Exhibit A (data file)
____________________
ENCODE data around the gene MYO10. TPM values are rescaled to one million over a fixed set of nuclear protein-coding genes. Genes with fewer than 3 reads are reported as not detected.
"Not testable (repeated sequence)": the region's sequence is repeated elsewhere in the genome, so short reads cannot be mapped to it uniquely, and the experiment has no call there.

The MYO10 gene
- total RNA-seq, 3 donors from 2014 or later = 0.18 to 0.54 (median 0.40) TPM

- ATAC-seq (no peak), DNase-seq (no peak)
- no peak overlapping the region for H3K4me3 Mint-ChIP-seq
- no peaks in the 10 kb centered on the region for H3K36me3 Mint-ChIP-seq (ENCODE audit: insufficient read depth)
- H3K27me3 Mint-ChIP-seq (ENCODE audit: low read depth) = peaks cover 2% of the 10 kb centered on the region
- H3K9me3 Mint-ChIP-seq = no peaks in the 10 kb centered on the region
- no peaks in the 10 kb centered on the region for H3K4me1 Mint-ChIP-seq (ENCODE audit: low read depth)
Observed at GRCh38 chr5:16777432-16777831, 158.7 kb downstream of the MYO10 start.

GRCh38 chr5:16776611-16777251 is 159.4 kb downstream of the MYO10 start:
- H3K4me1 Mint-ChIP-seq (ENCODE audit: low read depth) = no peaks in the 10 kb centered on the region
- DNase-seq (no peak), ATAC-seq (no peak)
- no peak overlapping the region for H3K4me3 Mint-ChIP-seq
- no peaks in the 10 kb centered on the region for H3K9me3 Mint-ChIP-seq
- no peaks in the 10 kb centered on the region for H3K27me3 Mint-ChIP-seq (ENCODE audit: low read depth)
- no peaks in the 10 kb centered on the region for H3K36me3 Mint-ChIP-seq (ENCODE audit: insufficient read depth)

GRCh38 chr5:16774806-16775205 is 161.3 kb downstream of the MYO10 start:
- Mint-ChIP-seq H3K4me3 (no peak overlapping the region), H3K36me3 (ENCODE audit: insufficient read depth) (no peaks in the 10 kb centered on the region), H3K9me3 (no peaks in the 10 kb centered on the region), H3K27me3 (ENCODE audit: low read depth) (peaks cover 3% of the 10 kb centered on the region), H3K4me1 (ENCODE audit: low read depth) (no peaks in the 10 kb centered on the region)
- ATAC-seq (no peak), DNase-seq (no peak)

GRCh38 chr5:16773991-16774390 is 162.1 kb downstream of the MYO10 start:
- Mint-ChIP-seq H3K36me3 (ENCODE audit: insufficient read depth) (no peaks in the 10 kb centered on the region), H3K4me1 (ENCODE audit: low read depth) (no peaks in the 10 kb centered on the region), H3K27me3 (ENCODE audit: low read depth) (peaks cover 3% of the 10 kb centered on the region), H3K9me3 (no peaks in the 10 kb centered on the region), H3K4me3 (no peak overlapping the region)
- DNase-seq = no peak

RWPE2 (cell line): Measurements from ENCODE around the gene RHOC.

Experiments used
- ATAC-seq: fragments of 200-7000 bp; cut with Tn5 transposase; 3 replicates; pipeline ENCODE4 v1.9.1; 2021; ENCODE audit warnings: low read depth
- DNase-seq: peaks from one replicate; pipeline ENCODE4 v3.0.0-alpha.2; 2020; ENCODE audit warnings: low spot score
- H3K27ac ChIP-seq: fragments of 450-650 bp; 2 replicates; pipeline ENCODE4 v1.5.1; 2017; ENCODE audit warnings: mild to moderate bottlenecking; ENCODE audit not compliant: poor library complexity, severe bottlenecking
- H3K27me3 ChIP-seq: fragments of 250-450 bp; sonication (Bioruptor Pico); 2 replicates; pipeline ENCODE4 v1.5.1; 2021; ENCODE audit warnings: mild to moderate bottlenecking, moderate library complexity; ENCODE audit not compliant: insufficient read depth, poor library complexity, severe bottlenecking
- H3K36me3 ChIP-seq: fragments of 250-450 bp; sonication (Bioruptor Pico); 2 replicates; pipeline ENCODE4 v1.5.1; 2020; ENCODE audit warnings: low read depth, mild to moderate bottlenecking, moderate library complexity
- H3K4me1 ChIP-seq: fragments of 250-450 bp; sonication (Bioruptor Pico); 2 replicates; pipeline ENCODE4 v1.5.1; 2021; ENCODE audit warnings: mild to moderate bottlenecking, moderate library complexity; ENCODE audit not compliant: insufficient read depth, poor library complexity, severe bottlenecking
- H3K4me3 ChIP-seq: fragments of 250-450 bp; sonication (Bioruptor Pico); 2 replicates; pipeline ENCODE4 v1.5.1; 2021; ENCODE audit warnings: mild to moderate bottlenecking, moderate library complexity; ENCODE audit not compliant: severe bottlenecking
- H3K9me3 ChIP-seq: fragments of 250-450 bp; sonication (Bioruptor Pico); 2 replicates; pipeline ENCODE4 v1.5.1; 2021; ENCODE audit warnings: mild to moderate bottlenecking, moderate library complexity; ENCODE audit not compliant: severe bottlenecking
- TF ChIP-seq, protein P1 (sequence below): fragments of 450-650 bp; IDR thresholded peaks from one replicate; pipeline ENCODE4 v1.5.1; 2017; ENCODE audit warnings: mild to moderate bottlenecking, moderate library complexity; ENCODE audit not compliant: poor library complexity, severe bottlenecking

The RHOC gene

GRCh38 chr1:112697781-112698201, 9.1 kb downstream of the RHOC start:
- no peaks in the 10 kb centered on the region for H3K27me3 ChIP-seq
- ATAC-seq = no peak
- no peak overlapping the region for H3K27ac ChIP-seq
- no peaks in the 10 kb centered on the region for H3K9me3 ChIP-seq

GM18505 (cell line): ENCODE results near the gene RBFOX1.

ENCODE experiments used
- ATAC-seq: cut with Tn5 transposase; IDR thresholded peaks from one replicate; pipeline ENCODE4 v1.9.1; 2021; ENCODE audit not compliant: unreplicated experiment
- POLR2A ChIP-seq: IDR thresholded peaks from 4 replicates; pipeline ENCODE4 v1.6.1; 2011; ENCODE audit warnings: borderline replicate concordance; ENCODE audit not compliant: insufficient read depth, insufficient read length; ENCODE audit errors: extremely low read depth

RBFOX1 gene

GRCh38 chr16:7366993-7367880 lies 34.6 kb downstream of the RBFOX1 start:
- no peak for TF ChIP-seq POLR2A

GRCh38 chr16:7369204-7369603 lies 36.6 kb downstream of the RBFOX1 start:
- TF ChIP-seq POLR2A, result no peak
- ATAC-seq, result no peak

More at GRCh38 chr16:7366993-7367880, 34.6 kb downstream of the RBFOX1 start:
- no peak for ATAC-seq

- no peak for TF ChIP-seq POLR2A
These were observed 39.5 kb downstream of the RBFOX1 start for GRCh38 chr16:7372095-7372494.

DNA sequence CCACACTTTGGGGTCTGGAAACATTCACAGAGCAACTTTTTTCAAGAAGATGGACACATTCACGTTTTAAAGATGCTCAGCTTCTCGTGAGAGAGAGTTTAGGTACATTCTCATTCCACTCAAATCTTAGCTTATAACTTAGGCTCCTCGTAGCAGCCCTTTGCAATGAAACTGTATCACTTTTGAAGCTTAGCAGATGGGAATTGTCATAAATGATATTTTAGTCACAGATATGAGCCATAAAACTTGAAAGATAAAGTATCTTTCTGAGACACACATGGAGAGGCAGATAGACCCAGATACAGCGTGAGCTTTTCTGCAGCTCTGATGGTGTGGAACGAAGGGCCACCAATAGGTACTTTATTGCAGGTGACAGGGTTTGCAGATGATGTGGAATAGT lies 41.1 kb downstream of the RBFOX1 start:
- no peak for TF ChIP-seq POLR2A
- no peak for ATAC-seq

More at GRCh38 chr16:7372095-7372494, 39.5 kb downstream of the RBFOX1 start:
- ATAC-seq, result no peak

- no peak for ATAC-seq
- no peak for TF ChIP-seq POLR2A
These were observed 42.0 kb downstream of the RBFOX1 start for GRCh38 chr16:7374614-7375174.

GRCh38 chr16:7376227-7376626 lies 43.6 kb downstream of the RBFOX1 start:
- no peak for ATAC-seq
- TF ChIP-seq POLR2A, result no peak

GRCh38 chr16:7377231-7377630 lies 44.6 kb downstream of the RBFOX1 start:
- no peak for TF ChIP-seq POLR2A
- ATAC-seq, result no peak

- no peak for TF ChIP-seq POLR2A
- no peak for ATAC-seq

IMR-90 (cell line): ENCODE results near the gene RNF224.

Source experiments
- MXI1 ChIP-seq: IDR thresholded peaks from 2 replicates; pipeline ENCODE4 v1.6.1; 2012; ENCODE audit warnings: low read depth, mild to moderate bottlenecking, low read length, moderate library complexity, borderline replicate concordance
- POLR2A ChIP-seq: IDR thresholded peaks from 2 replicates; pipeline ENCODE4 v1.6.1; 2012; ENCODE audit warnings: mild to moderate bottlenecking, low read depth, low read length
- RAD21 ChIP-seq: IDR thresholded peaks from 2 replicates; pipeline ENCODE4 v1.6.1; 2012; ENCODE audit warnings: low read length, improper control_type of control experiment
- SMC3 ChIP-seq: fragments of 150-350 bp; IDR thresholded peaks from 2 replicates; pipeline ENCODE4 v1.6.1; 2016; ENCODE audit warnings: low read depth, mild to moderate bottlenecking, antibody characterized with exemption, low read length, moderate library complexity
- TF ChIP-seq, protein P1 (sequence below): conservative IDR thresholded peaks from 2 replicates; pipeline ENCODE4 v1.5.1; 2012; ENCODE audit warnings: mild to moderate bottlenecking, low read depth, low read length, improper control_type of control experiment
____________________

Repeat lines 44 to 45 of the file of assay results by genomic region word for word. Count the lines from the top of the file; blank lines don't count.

- ATAC-seq: cut with Tn5 transposase; IDR thresholded peaks from one replicate; pipeline ENCODE4 v1.9.1; 2021; ENCODE audit not compliant: unreplicated experiment
- POLR2A ChIP-seq: IDR thresholded peaks from 4 replicates; pipeline ENCODE4 v1.6.1; 2011; ENCODE audit warnings: borderline replicate concordance; ENCODE audit not compliant: insufficient read depth, insufficient read length; ENCODE audit errors: extremely low read depth